LONDON (AP) — Chinese conglomerate Jingye has agreed to buy British Steel, in a rescue deal that potentially protects some 4,000 jobs and safeguards a strategic asset as Britain prepares to leave the European Union.
Exact financial terms were not immediately disclosed Monday, and it was not clear what incentives might have been offered by the British government to secure the solvency of the firm, which accounts for about a third of the country's steel production. British Steel Ltd had been ordered into liquidation in May as it struggled with industry-wide troubles and chronic uncertainty around Brexit. The BBC reported earlier that an agreement in principle had been made for the 70 million-pound ($90 million) purchase.
"Completion of the contract is conditional on a number of matters, including gaining the necessary regulatory approvals," Britain's Insolvency Service said in a statement announcing the deal. "The parties are working together to conclude a sale as soon as reasonably practicable."
The acquisition includes the steelworks at Scunthorpe, U.K. mills and shares of FN Steel BV, British Steel France Rail SAS and TSP Engineering. The sale also includes British Steel's Redcar Bulk Terminal Limited.
"As a young company with large ambitions we have long admired British Steel and appreciate its illustrious heritage," Li Ganpo, the group's chairman, said. "We share with the thousands of British Steel workers a passion for this industry and we are determined that together we can transform this business."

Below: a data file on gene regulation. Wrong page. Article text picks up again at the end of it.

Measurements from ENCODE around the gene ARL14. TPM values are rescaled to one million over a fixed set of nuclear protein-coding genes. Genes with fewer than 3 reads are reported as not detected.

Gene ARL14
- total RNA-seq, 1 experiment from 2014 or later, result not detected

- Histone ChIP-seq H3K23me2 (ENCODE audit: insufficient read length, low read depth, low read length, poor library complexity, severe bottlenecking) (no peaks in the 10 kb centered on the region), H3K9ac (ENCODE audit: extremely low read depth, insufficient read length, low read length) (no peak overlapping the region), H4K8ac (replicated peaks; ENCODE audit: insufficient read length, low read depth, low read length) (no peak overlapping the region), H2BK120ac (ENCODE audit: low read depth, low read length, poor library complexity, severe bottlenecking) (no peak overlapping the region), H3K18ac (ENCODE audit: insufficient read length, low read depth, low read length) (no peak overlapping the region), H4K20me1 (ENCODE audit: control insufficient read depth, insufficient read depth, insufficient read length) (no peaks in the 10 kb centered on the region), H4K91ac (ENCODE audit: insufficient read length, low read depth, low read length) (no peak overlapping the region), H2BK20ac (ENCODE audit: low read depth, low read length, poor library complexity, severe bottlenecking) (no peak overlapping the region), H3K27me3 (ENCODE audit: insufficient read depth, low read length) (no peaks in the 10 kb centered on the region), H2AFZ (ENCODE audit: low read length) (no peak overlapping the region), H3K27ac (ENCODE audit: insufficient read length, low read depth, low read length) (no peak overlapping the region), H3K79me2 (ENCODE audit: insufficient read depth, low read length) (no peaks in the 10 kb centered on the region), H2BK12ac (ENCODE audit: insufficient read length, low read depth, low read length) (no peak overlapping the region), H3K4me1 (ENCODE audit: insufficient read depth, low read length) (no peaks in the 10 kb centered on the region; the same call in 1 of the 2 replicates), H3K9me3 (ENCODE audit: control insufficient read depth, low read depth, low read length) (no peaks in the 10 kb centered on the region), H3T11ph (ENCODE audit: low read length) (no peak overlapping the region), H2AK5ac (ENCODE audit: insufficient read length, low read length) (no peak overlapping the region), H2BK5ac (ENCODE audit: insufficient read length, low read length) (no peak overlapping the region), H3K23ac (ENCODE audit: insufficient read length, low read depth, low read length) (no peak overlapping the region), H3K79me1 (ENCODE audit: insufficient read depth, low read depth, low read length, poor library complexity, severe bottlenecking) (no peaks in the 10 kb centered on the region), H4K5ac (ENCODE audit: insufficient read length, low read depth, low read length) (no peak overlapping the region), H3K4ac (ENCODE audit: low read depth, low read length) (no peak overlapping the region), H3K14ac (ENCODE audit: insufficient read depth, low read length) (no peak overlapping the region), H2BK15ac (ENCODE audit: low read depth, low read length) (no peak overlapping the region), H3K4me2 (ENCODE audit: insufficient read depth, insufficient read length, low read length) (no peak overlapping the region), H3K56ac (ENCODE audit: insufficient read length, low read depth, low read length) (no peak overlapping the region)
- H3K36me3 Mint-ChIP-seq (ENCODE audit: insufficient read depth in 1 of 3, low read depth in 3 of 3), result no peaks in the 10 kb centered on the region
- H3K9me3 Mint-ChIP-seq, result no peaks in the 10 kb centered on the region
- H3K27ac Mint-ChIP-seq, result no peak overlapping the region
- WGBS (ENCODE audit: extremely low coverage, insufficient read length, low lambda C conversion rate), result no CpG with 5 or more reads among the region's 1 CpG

The steel crisis underscores the anxieties of British manufacturers, who have been demanding clarity around Brexit. Longstanding issues such as uncompetitive electricity prices also continue to deter investment in U.K. manufacturing.
"While there remains much work still to be done, today's announcement is a huge hurdle overcome on the way to delivering a sustainable future for this cornerstone of British industry," said Gareth Stace, director-general of U.K. Steel, the trade association for the industry.
"A commitment to long-term investment and production in the U.K. is absolutely essential and naturally must sit at the heart of any purchase that now goes ahead. Government support will be critical in helping to deliver this and its efforts and interventions already provided to date are to be much welcomed."
Earlier this year, the government said it had done all it could for the company, including providing a 120 million-pound ($152 million) bridging facility to help meet emission trading compliance costs. Going further was considered potentially unlawful as it could be considered illegal state aid.
Union leaders had called for the government to nationalize the business but seemed pleased with the announcement.
"We welcome this positive step towards securing British Steel under new ownership," said the steelworkers' trade union, Community. "Jingye's interest rightly demonstrates that they believe that British Steel can have a sustainable future."
But Paul McBean, Community's lead representative at British Steel in Scunthorpe, noted that detailed discussions are still needed to make certain that this was "the kind of announcement we've been waiting for."